SQL

Course 20: Unions & Views in SQL

169 Views
Oct 3, 2021
First Example Creation Table in SQL

5. Unions

Unions are set operations, and consist in accumulating the results of several selectin the same result table. There are four union operators:

  • union : combines rows from several tables, eliminating duplicates;
  • union all : performs the same meeting, without eliminating duplicates;
  • minus : takes the results of the first table and subtracts those of the second;
  • intersect : only takes the results that are in the two tables.

Note that only unionand union allare supported in MySQL.

Let’s see an example of use.

Example 69. Syntax of union

clause_select
    UNION [ALL]
   clause_select 
[...]

A view can be defined as a virtual table, built from a query that can be arbitrarily complex. Formally, a view is a way of storing a query so that you can easily refer to it at any time. A user who would need these results can therefore launch a query directly on the view, as if it were a table. When a table on which a view is built is modified, then the view “takes into account” this modification for subsequent queries that would be made on it.

Views are a convenient way to present data in a simple way, showing only what the user needs to see, through simple queries for them. The real structure of the data is hidden, and the sometimes complex queries to access it too. Beyond this convenient way of doing things, as has already been said, it also makes it possible to control the data from the point of view of security and access rights.

6.1. Creating a view

The syntax for creating a view is as follows.

Example 70. Creating a view

CREATE VIEW nom_de_la_vue [(liste_de_colonnes)]
     AS expression_select


The expression selectis in fact a classic selection, as we have already written.

The column list takes the columns from the query result and assigns them the names from the list. This list must therefore contain as many elements as there are columns in the query result.

Generally speaking, a view is a table that can only be read. There are actually a few cases in which you can insert or modify the elements of a view. These cases are defined very precisely in the documentations of the server that we are using.

A view is then used exactly like a table. It can be used as an argument of a select. Each time a query is made on a view, the queries that were used to create the view are executed.

The command that allows you to delete a view is as follows.

Example 71. Deleting a view

DROP VIEW view_name;


No data is erased when deleting a view, unlike deleting a table.

There are six types of view:

  • The projections of a single table in a view. This system is useful for restricting access to certain rows or columns: it is indeed possible to prohibit a user from reading a table, and to authorize him to read a view defined on part of this table.
  • Calculated columns: the view has a column that is the sum of others. This type of view is useful for creating reports or summaries, and highlighting certain things.
  • Translated columns: the view has a join that allows you to change a numeric reference into a readable name. In the example of our table Marins, such a view would present the name of the sailor and his town of birth. In this case the municipality identifier of the table Marinsserves as a join, and is hidden from the user.
  • Grouped views: the view has a column that contains an operation on several rows of the original table. There is therefore a clause group byand an aggregation function in the selection criterion.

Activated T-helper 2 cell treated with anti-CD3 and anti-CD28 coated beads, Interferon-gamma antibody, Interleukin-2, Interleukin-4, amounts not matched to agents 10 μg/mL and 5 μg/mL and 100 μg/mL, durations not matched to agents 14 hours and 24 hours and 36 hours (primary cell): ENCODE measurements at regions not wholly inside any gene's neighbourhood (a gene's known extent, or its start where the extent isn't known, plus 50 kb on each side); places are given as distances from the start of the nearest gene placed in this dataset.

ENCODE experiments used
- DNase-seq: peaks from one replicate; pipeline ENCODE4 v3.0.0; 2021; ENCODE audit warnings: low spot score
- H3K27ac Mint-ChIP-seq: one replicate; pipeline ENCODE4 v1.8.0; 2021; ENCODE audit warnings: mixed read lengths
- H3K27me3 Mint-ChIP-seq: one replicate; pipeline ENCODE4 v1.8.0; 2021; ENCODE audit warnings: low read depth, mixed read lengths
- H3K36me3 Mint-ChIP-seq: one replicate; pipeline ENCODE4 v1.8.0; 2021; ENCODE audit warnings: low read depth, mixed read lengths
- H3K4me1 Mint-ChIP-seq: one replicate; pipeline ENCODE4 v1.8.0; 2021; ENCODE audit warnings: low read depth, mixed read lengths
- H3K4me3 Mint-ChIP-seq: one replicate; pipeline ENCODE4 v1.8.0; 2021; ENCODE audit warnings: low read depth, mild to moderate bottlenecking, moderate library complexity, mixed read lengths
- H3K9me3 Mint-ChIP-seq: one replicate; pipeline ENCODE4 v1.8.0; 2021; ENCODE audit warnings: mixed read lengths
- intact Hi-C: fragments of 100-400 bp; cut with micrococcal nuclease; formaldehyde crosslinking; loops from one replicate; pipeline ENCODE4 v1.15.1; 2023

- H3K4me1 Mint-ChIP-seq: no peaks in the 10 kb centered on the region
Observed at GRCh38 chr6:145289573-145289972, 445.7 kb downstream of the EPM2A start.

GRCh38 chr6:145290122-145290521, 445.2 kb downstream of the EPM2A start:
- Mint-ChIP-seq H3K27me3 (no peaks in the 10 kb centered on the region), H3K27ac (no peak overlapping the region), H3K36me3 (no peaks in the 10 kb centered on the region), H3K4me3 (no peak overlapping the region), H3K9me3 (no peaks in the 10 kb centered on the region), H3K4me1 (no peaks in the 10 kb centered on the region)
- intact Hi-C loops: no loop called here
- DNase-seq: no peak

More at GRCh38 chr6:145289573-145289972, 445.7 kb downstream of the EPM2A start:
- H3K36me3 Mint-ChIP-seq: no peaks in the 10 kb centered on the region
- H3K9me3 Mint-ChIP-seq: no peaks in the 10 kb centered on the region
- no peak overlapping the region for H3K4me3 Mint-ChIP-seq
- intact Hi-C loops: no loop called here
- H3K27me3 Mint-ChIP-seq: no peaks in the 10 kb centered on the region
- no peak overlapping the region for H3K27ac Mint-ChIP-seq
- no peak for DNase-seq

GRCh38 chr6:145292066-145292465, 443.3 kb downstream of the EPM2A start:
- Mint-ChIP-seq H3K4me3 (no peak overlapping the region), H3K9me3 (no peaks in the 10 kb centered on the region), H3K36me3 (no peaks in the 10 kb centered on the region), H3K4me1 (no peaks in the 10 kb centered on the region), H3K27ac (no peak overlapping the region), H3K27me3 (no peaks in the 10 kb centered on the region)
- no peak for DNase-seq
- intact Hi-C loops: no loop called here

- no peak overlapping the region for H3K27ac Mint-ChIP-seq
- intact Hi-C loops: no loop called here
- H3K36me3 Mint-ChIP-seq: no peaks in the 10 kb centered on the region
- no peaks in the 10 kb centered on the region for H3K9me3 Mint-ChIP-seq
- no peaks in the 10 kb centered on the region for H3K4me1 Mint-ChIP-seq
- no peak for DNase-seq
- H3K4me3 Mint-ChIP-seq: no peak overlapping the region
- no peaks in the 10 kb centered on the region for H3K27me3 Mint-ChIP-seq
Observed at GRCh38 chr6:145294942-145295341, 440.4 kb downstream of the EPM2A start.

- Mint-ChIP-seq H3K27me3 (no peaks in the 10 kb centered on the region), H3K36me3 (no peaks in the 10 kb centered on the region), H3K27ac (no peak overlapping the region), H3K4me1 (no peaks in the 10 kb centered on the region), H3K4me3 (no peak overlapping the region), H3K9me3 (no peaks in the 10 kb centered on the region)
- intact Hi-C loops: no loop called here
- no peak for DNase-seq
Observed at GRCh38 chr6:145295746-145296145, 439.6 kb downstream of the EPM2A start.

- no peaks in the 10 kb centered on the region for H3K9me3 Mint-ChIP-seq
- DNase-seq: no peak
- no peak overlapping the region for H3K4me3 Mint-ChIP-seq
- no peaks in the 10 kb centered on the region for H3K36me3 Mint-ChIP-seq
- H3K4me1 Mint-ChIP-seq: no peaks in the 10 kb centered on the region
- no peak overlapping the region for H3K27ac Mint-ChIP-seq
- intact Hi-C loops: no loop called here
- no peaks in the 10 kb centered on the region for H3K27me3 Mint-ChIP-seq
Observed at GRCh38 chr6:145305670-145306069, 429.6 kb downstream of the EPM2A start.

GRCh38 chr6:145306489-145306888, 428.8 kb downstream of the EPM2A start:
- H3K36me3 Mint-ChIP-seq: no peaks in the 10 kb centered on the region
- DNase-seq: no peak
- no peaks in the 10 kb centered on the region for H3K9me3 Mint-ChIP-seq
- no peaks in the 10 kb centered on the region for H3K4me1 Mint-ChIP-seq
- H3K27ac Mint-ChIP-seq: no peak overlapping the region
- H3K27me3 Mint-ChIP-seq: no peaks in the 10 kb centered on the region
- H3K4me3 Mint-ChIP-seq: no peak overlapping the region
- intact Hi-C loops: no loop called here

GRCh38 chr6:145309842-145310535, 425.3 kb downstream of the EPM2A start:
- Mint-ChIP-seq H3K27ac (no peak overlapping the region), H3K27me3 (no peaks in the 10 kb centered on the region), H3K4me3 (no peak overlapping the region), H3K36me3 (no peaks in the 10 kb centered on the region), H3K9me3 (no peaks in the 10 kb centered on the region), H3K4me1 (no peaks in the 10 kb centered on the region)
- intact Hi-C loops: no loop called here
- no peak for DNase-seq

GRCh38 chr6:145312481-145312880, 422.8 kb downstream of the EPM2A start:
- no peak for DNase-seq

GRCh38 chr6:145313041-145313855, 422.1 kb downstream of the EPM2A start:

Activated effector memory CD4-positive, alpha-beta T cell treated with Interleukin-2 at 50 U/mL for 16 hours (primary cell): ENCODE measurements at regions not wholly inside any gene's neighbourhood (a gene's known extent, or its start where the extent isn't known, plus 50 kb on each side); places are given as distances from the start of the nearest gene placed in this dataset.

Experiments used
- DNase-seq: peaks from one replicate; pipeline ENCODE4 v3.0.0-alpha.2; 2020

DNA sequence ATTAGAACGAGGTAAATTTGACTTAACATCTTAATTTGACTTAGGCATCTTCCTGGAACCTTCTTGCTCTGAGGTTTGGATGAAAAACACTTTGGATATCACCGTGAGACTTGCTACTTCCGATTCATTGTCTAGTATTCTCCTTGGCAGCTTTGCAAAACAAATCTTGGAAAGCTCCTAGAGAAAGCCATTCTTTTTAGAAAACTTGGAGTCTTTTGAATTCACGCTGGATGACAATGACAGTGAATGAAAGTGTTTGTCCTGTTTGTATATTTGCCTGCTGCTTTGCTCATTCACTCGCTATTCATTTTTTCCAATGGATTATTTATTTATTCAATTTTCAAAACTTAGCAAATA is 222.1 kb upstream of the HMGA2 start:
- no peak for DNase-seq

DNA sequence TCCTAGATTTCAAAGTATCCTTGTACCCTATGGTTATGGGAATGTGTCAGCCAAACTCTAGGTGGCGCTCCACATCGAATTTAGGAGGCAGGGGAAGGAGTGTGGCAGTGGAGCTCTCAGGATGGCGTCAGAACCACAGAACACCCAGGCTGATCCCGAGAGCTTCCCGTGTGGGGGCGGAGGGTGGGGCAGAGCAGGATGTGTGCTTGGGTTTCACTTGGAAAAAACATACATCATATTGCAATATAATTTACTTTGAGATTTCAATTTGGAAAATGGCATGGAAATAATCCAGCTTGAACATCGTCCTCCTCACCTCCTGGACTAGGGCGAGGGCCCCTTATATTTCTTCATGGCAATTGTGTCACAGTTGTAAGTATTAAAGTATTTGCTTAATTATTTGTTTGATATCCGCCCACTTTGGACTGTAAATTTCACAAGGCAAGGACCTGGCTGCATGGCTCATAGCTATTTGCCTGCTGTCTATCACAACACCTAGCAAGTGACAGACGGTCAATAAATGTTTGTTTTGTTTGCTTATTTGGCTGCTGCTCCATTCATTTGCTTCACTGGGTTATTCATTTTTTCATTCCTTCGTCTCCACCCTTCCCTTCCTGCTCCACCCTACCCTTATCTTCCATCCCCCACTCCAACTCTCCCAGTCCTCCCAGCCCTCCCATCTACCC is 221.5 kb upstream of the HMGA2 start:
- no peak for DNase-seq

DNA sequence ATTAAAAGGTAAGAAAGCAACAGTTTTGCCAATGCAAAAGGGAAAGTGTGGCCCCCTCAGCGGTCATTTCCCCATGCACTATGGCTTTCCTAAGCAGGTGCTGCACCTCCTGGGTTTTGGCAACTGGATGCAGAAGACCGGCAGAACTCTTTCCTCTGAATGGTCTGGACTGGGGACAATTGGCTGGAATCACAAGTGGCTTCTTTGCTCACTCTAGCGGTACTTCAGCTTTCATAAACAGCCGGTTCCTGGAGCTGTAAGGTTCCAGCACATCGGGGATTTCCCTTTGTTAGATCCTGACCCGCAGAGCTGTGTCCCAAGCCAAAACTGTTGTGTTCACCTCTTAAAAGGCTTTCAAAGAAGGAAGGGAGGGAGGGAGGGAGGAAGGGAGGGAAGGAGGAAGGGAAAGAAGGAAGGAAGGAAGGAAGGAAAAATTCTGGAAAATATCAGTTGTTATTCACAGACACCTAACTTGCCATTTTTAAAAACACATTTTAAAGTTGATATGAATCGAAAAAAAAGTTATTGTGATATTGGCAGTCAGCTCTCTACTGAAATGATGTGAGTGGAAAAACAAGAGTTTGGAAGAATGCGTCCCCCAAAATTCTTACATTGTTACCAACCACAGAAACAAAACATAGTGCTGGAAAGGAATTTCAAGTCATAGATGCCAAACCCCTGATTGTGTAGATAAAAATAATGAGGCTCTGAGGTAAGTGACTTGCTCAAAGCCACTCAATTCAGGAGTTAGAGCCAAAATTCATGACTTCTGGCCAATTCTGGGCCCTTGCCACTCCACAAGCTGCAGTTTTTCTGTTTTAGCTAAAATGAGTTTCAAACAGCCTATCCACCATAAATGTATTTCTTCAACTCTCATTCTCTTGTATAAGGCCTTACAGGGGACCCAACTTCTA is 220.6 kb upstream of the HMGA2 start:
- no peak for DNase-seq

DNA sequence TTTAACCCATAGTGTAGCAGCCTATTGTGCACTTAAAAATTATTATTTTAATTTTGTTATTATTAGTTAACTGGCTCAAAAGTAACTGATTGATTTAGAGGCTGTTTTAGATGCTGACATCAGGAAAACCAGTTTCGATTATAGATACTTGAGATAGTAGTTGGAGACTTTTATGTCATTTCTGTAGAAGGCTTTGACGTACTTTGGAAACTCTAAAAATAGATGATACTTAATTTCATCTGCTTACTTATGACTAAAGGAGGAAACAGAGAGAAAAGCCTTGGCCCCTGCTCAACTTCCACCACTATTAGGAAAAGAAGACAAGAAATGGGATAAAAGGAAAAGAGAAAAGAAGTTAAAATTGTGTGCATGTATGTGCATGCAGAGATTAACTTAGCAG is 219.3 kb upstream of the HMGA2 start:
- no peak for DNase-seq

• Views combining multiple tables: use a union in the selection clause.
  • Views that build on other views. It is perfectly possible to create a view from one or more other views. You just have to be careful not to create a circular reference when creating such things.

6.2. Examples of views

6.2.1. Attached view

Let’s create a view v_Marinsthat gives us the name of the town of birth of our sailors directly.

Example 72. Joined view

create view v_Marins (name, firstname, birth, ddmort, municipality)
     as  
       select Marin.name, firstname, birth, ddmort, Communes.name
        from Marins
        join Communes   on Marins.id_commune = Communes.id;


This view can be used exactly like a table, for example by executing:

Example 73. Selection on a view

select *   from v_Marins;


Note that for a user new to SQL, it is much easier to query a view than two joined tables.

Any modification made to one of the tables Marinsor Communesis of course automatically propagated in the view.

6.2.2. Grouped view

We can also create a view from the query which allowed us to obtain the tonnage delivered by each boat.

Example 74. Grouped view – 1

create view v_tonnage
     as 
       select boat_name, sum (tonnage)   as tonnage
        from Boats   left   outer   join Deliveries
        on (Boats.id = Deliveries.boat_id)
        group   by Boats.boat_name;


We saw that for Amethyst, the tonnage was zero, which can be a problem. We can also write another view, which is based on this one and which handles the case where the tonnage is zero.

Example 75. Grouped view – 2

create view v_tonnage2 (vessel_name, tonnage)
     as 
       select vessel_name, tonnage   from v_tonnage   where tonnage   is   not   null 
       union 
       select vessel_name, 0   from v_tonnage   where tonnage   is   null ;


We can see that the zero value for the tonnage carried by the Amethyst is now equal to 0, which is a better way to put it.

We could of course have mixed the definitions of the two views into one.

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